For years now, the debate of who is the greatest quarterback have fans bashing each other trying to convince one another that their favorite quarterback is the best. The debate has usually been a two-horse race between Peyton Manning and Tom Brady, with the main arguments for both being “stats vs rings.” Other quarterbacks are thrown in the argument as well, such as Aaron Rodgers, Brett Favre, and Joe Montana, each elite and deserving of the title.
However, there’s one name has never really been thrown into the conversation: Drew Brees.
Brees has been one of the most consistent quarterbacks in our lifetime and has put together some of the greatest passing seasons ever, yet still never comes up in the G.O.A.T. conversation. What does the guy have to do to get the attention he deserves? Well for starters, he can put the world on notice with a record-setting performance against the Washington Redskins on prime time football this past Monday. Brees passed Manning for the most passing yards of all time, and if that doesn’t garner him some attention, I don’t know what will.
PSA: message from Peyton Manning pic.twitter.com/DcZ8eTfXw8
— New Orleans Saints (@Saints) October 9, 2018
As if he hasn’t done it his whole career, it took Brees one game to have people searching his name online in career stats and realizing that he is all over the record books. After Monday’s performance, he now leads the NFL in career passing yards, completions, and completion percentage among qualified passers. Right now, he sits at 499 passing touchdowns, which currently sits fourth, where Manning tops the list at 539 (note Brady is right ahead of him right now sitting at 500). So looking at all of these career stats, why is he so highly neglected as the greatest quarterback?
For starters, it’s the hardware, or lack thereof, that Brees has obtained. He has one Super Bowl ring to his name, which is the same as Rodgers, one less than Manning, and four less than Brady’s five rings. Brees has also never won an MVP, where Rodgers has two, Brady has three, and Manning has four. Brees will retire here soon, so it’s hard to see him passing or even matching Brady or Manning’s MVP and Super Bowl ring count, though a Super Bowl title this year (which isn’t looking so farfetched) would match Manning’s two and really assist his case.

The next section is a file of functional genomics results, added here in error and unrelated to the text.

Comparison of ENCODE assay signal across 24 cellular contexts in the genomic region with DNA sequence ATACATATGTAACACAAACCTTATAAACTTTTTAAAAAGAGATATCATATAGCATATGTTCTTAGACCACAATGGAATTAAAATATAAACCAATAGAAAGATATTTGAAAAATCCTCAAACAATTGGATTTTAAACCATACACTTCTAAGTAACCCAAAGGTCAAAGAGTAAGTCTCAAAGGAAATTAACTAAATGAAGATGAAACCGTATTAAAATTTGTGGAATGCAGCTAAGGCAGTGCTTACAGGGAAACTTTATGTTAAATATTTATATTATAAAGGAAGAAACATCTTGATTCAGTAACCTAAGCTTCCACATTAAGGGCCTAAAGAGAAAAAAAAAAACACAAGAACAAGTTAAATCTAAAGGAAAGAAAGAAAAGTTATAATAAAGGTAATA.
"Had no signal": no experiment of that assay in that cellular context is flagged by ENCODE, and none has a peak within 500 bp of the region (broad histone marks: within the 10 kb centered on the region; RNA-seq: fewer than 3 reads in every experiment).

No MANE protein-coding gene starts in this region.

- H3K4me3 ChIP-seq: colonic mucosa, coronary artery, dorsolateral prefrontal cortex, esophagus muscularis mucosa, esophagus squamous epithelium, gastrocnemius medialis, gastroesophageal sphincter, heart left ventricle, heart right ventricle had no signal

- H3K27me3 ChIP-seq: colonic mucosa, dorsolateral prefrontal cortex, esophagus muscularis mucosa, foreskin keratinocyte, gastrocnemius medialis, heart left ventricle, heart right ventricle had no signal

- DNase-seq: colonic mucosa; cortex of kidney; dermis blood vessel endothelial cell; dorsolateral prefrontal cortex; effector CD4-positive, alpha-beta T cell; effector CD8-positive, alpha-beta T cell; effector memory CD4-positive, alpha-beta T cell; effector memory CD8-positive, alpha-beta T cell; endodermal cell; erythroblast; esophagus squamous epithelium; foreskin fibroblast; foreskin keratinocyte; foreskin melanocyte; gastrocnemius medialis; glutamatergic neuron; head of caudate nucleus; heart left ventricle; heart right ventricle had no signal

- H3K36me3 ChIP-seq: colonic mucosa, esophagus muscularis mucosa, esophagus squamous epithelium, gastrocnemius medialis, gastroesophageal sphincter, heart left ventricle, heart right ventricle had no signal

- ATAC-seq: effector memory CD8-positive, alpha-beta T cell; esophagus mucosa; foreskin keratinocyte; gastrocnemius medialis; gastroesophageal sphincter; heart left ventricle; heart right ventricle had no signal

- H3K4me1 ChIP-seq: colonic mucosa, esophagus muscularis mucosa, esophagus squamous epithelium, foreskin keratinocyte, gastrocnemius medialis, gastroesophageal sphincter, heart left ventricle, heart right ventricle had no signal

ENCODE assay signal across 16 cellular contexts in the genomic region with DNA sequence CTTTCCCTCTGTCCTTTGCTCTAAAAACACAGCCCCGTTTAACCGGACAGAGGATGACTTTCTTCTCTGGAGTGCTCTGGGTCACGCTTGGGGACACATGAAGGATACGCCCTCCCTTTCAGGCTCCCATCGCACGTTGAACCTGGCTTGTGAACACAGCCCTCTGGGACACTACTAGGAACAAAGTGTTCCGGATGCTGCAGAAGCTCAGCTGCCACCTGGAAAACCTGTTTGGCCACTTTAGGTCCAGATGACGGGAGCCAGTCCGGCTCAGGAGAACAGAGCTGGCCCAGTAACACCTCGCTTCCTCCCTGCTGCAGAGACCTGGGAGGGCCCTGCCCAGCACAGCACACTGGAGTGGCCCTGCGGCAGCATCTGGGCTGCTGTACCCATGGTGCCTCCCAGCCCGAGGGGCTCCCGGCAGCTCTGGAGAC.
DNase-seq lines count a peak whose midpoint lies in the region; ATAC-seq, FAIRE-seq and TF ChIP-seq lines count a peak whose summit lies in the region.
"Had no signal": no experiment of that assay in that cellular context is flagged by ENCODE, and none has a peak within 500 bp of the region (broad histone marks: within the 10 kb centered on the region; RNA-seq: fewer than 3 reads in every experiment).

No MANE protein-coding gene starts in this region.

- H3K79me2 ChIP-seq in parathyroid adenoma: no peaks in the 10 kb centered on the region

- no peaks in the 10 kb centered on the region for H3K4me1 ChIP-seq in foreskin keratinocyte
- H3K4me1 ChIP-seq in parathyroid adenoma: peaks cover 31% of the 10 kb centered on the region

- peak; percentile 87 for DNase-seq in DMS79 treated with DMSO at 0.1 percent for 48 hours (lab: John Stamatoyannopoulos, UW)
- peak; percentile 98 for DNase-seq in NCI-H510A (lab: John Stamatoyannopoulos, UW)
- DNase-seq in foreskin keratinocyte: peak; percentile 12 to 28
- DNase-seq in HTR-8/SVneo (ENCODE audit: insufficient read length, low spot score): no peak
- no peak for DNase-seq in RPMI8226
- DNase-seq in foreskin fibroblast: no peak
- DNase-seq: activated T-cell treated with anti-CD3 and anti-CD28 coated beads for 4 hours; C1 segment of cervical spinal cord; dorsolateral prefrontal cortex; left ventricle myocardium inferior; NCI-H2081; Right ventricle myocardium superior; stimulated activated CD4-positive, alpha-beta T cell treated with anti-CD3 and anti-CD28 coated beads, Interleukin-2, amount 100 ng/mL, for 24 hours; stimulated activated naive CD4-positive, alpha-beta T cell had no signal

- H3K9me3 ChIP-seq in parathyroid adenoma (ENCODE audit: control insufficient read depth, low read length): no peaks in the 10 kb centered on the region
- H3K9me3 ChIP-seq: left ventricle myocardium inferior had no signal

Brees may lack the big trophy case, but he also lacked another dynamic throughout his career: help from his teammates. First, let’s address Super Bowl rings. Brady has five rings, but in his career in New England, his defense has produced 11 top-10 scoring defenses, and in 2003 and 2016, his defense lead the league in scoring defense (Patriots won a Super Bowl each of those two years). Manning had five top-10 scoring defenses in Indianapolis between 2002 and 2009 (Colts won a Super Bowl in 2007), and during his four-year tenure in Denver, the Broncos had three top-10 scoring defenses, while also leading the league in scoring defense in 2015 (Denver won the Super Bowl that year). Rodger’s had a defense finish second in 2010 in scoring defense (Packers won the Super Bowl that year). Montana had nine top-10 scoring defenses in his career at San Francisco, with them leading the league in scoring defense in 1984 (49ers won the Super Bowl that year).
Defensively, most would know that Brees has not had a lot of support in New Orleans. Since 2006 when Brees arrived in New Orleans, his team has produced just three top-10 scoring defenses, with their best finish being fourth in 2013. He’s also had nine defenses rank 20th or worse while in New Orleans, while finishing second to last and last in 2012 and 2016, respectively (in 2003, the Chargers finished second to last with Brees at quarterback). The year Brees won his lone Super Bowl ring, his defense ranked 20th in scoring defense. So you hear the arguments between the Manning and Brady fans, with the “go-to” argument in Brady’s favor being his five Super Bowl rings. If Manning defenders can use the argument of it being a team sport and Super Bowls are won as a team, not by an individual, then I feel Brees is entitled to that same argument, more deservingly so than Manning.